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Te Kaea Beri,
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Supernatural thriller from New Zealand filmmaker David Blyth following the romance between Chinese immigrant Jason Chen and Kiwi girl Skye. When Chen proposes to Skye, tensions arise from his parents and the woman they wanted him to wed, Mei Ling. But the traditional Chinese culture clash is nothing compared to the conflict of two worlds: the living and the dead. Written by
I do enjoy Asian cinema quite a lot, but of course not everything Asian is top notch and super great. "Ghost Bride" can be somewhat of a challenge to get through if you are unfamiliar with Asian traditions and superstitions, especially because the movie was very slow paced and detail-minded. And for those in the audience unfamiliar with Asian superstitions, then "Ghost Bride" will be unfathomably boring to sit through.
Luckily I am fairly familiar with Asian culture, superstitions and traditions, but even so, I found this movie to be slow and fairly uneventful.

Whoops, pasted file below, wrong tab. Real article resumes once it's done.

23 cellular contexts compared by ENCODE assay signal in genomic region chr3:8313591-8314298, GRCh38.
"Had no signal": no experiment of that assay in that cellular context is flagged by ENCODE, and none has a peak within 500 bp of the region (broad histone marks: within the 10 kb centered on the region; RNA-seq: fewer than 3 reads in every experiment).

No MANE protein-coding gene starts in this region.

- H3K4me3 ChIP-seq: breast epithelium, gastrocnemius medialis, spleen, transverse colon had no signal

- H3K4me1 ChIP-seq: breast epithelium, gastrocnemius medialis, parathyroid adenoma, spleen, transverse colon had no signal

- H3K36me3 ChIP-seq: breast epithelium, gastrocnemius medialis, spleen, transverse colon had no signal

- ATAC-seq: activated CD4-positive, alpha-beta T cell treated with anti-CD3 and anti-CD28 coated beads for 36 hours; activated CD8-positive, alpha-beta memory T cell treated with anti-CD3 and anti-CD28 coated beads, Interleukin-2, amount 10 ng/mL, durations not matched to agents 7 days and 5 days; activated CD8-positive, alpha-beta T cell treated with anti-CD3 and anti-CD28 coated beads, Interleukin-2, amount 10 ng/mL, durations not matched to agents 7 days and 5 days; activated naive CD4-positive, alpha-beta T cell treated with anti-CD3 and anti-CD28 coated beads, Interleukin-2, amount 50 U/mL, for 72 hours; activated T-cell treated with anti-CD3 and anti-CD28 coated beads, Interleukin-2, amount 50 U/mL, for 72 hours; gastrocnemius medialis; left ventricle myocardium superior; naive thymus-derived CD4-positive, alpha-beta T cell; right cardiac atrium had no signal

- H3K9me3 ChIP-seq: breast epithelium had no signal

That being said, I am not saying that the movie is all bad. It is actually nicely directed and filmed, and there is a good coherency throughout the movie, despite it lacking pace and captivation. And for a thriller, then "Ghost Bride" was fairly devoid of thrills and scares.
The acting in the movie was adequate, and oddly enough the one carrying the movie was Fiona Feng who played May-Ling, who was the only one with almost no speaking parts in the entire movie.
Whereas Asian horrors tend to be more spooky and eerie in their usage of the traditional ghost in a white gown with long black hair covering the face, "Ghost Bride" makes use of a more colorful and 'cheerful'-looking ghost, which was a nice pace of change.
The movie is very predictable, and doesn't once throw the audience off the track, which is a shame, because you see things coming a mile away.
There are nice things to the movie, but if you are looking for a proper Asian scary movie, then your money is better spent elsewhere.
5 of 5 people found this review helpful.
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